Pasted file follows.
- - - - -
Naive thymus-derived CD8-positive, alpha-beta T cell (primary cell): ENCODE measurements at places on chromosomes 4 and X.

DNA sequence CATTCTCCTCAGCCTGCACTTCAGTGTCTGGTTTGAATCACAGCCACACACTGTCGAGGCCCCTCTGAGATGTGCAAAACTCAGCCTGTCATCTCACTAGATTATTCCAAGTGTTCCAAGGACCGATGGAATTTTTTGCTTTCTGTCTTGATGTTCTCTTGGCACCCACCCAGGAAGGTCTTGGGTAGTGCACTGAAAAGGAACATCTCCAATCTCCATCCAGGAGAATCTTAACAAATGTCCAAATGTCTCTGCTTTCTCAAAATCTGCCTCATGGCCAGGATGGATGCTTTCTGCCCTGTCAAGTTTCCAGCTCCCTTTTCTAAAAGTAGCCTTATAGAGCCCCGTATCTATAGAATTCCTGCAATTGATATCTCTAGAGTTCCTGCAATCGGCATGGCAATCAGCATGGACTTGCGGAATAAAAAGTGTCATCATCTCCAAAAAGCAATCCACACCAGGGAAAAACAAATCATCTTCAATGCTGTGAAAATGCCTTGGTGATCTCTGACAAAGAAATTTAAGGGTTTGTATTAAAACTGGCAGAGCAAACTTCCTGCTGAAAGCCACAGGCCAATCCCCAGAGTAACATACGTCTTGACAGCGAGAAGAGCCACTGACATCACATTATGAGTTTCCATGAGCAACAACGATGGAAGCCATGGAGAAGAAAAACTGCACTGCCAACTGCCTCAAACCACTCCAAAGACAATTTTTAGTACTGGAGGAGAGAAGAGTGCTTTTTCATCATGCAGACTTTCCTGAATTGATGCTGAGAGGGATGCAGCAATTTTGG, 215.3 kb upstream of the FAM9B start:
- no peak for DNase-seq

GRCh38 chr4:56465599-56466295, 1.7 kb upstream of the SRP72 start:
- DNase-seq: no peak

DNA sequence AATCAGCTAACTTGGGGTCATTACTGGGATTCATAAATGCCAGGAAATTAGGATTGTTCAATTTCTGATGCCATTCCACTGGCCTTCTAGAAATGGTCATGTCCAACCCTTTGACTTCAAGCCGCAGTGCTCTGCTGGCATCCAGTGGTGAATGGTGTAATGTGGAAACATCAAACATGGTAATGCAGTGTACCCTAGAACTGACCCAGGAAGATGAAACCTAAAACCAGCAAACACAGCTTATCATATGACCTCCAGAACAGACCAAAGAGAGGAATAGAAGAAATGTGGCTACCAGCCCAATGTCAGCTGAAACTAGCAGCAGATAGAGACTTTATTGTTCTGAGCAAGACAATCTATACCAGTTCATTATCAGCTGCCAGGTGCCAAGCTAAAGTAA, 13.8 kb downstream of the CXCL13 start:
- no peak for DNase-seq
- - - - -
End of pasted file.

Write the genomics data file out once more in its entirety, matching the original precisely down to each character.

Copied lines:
Naive thymus-derived CD8-positive, alpha-beta T cell (primary cell): ENCODE measurements at places on chromosomes 4 and X.

DNA sequence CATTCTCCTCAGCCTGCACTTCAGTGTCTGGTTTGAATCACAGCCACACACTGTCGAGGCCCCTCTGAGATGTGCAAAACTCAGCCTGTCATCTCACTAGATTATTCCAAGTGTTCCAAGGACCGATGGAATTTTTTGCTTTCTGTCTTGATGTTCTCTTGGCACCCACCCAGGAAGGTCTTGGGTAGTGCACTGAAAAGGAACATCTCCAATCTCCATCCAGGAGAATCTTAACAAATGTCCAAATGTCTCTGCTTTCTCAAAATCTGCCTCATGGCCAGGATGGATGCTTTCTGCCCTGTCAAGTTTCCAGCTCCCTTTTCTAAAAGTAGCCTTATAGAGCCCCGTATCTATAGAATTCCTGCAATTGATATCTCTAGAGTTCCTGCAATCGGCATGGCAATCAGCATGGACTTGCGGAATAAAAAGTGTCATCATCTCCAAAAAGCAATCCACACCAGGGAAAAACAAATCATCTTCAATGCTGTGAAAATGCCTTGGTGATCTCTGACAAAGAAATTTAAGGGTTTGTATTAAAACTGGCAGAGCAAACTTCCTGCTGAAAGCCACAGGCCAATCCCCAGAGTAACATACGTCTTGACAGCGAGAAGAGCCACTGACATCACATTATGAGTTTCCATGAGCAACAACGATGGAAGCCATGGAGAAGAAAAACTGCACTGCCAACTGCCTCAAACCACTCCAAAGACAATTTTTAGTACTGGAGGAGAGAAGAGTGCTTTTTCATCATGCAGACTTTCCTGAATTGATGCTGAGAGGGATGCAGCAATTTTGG, 215.3 kb upstream of the FAM9B start:
- no peak for DNase-seq

GRCh38 chr4:56465599-56466295, 1.7 kb upstream of the SRP72 start:
- DNase-seq: no peak

DNA sequence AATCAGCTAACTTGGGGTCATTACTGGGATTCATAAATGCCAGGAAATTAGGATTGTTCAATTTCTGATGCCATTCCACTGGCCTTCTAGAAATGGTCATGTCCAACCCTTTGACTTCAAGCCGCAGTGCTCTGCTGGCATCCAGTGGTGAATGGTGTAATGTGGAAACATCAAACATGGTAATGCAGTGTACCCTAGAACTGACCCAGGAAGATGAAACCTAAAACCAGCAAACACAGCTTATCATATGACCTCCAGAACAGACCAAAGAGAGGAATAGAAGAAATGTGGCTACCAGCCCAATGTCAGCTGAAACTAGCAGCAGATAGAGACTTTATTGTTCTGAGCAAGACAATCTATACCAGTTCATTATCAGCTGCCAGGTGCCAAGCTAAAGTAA, 13.8 kb downstream of the CXCL13 start:
- no peak for DNase-seq